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Facebook CEO Mark Zuckerberg gave several "exclusive" interviews on Wednesday after three days in hiding - capped off with a wholly unsatisfying appearance on CNN in which the flop-sweating executive appeared rattled as he robotically bunted softballs in the wake of a massive data harvesting scandal. (Zuck wasn't even asked about that $357 million of Facebook stock he's unloaded as part of a $12 billion unwind!) 

"This was a major breach of trust, and I'm really sorry that this happened," Zuckerberg told CNN senior tech correspondent Laurie Segall - referring to the Cambridge Analytica data breach and ensuing discovery that tons of companies are appparently harvesting and selling user data. Notably absent was an explanation for revelations that Facebook was directly involved in helping the Clinton and Obama campaigns.

Zuck said the company will be deploying a "multi-part plan" to limit developers' access to user data, and said it would be auditing developers with access to large stores of user data - as well as investigating "thousands" of apps to determine whether they have abused their access to data. 

More highlights from Zuckerberg's various Wednesday interviews (scroll down for twitter reactions):

  • Facebook will notify "anyone whose data might have been affected" by the Cambridge Analytica data breach (including how ad companies track users?):
  • Zuck will be "happy" to testify before congress "if it's the right thing to do."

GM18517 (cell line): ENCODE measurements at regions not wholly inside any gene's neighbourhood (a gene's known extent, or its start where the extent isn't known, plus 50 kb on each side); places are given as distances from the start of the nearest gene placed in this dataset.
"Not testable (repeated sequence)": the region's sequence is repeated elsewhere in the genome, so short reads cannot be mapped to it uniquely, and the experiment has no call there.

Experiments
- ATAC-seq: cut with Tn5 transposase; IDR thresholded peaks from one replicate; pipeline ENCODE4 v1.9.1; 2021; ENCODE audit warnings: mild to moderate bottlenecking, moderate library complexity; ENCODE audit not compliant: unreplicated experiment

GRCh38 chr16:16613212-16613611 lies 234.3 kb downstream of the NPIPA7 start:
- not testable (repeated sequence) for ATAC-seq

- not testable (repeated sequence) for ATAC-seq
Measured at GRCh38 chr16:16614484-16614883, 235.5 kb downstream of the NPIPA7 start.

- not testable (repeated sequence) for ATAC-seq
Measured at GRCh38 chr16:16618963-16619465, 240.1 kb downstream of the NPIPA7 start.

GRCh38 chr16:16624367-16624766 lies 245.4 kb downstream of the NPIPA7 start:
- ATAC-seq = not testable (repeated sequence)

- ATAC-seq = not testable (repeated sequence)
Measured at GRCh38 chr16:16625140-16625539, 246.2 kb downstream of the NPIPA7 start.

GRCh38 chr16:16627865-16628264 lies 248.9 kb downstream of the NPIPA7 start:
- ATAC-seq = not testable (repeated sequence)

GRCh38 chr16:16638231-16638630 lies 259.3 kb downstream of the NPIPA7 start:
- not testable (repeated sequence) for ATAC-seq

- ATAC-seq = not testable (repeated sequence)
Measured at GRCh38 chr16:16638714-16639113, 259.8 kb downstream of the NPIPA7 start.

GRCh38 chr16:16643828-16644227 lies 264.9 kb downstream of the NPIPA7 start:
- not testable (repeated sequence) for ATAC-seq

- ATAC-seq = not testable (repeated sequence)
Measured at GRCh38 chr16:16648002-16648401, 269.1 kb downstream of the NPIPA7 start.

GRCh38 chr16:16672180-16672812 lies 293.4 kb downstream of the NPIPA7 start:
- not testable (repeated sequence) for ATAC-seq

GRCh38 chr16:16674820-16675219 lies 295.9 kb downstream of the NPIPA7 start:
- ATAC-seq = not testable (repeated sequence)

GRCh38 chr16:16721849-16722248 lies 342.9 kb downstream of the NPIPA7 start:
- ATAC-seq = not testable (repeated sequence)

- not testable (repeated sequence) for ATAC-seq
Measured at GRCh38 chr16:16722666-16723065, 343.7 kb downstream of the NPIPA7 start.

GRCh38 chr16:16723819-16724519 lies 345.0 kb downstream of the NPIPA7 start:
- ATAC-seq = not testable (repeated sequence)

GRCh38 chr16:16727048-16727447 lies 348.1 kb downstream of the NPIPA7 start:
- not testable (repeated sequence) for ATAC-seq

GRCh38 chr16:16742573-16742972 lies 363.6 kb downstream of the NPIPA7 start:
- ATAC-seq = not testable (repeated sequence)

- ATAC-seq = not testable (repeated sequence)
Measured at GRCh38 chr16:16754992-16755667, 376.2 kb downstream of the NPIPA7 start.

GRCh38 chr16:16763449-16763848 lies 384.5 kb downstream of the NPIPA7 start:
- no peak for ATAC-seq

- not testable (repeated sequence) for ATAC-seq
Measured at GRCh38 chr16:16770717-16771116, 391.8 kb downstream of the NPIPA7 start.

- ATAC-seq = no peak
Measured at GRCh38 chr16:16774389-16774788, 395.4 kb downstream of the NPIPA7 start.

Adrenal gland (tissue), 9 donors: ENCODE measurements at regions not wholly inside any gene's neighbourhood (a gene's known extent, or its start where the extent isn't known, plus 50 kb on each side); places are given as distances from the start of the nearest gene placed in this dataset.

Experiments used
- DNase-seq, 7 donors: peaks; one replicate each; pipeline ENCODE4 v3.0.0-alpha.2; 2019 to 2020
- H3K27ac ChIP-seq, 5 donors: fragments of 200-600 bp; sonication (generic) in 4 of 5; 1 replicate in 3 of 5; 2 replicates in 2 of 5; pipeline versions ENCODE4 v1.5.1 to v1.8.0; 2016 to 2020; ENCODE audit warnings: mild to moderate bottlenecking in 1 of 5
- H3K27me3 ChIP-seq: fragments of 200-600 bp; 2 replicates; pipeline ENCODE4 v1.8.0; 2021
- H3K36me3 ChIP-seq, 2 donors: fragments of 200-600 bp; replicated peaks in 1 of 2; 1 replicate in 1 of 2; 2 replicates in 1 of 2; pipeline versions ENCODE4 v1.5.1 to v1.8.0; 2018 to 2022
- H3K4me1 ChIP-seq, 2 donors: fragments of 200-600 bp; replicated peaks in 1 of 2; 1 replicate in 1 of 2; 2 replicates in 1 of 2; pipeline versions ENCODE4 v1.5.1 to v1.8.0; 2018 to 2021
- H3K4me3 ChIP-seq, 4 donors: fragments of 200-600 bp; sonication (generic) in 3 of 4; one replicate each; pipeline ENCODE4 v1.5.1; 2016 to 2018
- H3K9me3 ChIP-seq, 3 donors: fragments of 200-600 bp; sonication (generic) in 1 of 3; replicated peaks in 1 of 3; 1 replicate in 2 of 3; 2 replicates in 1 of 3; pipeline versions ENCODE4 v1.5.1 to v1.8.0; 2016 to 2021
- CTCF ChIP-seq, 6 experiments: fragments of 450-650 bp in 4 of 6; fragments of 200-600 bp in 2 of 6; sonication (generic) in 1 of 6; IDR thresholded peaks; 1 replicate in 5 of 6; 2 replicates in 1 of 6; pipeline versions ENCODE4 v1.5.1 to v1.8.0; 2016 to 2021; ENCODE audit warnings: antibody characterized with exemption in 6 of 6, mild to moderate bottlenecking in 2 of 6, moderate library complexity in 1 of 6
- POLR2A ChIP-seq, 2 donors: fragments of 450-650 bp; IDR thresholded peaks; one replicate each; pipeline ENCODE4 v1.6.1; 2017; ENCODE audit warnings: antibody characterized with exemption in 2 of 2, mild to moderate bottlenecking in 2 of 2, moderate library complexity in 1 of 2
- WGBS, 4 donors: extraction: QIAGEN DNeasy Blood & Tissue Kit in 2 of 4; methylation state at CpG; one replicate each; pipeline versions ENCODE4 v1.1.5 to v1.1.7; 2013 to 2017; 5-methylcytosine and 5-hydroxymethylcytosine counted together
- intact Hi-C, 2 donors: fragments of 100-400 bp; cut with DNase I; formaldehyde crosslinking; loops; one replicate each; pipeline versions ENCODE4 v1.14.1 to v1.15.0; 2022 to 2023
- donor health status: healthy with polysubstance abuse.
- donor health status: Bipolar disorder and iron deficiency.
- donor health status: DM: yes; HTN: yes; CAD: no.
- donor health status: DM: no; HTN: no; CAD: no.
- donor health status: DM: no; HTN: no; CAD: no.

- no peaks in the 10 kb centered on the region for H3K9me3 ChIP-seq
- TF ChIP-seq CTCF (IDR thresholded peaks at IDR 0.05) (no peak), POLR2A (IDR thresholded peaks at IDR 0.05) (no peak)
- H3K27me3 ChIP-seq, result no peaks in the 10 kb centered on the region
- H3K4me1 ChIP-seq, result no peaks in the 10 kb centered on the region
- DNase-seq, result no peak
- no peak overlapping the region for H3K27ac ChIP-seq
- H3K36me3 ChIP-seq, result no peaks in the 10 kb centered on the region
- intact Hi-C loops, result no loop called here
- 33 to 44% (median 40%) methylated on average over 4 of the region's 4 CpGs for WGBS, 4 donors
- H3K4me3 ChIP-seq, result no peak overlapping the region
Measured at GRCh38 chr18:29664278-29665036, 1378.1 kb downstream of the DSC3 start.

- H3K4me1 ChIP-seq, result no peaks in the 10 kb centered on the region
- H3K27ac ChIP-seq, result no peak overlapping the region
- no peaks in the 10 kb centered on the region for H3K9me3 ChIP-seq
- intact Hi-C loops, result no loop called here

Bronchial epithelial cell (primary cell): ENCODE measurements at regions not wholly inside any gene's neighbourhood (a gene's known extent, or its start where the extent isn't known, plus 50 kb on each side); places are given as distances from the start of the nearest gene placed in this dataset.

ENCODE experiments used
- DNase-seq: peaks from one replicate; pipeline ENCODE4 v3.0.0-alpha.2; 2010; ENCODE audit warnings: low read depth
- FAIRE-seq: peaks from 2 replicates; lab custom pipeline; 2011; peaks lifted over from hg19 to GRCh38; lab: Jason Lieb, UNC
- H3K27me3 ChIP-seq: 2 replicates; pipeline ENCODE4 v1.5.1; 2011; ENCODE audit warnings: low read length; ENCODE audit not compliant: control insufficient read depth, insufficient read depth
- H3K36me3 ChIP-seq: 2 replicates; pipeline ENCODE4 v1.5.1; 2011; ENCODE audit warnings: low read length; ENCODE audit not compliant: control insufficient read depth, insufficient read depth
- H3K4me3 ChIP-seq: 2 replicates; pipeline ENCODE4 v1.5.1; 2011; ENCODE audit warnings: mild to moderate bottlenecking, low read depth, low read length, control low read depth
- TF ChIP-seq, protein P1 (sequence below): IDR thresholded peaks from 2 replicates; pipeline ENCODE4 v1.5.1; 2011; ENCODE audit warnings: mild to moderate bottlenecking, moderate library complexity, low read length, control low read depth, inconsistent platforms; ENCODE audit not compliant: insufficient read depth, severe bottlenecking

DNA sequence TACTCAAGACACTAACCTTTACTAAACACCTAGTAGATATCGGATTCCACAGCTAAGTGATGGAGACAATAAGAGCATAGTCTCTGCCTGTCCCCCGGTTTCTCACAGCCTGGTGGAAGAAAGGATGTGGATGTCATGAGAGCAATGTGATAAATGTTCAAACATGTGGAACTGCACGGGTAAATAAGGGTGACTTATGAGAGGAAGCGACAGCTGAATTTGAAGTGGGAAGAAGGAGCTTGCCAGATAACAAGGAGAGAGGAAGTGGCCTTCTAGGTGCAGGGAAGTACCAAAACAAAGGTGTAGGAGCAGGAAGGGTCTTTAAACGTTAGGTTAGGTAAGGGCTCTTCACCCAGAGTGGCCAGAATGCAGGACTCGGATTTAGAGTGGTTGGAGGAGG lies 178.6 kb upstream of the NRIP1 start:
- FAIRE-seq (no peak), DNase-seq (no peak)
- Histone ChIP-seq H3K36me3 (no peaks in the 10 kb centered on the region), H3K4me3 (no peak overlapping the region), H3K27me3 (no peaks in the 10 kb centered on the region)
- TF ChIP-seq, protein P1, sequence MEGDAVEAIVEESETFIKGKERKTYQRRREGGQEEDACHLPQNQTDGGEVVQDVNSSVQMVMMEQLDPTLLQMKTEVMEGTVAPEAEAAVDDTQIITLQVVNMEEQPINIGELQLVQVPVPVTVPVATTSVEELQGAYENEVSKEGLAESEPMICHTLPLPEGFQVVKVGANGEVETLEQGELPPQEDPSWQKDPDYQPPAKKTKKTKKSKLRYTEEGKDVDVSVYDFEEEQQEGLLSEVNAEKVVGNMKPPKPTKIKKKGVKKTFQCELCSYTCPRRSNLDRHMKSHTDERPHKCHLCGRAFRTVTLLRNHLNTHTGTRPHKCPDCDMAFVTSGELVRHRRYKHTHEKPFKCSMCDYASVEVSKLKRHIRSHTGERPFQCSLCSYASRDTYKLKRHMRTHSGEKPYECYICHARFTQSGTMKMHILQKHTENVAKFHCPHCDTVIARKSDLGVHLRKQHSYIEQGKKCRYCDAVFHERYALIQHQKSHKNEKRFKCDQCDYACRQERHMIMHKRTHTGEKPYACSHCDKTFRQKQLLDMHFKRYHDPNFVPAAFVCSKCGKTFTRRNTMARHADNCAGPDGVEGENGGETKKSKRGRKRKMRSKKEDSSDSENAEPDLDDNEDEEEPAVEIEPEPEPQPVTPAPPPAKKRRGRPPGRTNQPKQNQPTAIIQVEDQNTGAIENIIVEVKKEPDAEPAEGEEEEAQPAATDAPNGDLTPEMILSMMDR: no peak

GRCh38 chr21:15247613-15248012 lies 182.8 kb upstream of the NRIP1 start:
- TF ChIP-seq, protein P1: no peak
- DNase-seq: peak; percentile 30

• It wasn't just Cambridge Analytica who bought data from Aleksandr Kogan - whose app called "thisismydigitallife" harvested data from tens of millions of users:
  • Zuckerberg is sure "someone" is trying to meddle in the 2018 midterm elections, but that Facebook will "get in front of them." 
  • Zuck: "We have a basic responsibility to protect people's data and if we can't do that then we don't deserve to have the opportunity to serve people" 
  • The Facebook CEO told CNN: "I'm not sure we shouldn't be regulated. ... I actually think the question is more, 'What is the right regulation?' rather than, 'Yes or no, should it be regulated?'"
  • He told the New York Times that the social media giant would double its security force in 2018 - adding: “We’ll have more than 20,000 people working on security and community operations by the end of the year, I think we have about 15,000 now.”
  • He told the Times that the company had deployed unspecified new artificial intelligence to fight bad actors in the recent Alabama Senate election: “In last year, in 2017 with the special election in Alabama, we deployed some new A.I. tools to identify fake accounts and false news, and we found a significant number of Macedonian accounts that were trying to spread false news, and were able to eliminate those. And that, actually, is something I haven’t talked about publicly before, so you’re the first people I’m telling about that.” (via The Verge)
  • The Facebook CEO told Wired "There are probably 15 changes that we’re making to the platform to further restrict data, and I didn’t list them all, because a lot of them are kind of nuanced and hard to explain—so I kind of tried to paint in broad strokes what the issues are, which were first, going forward, making sure developers can’t get access to this kind of data."

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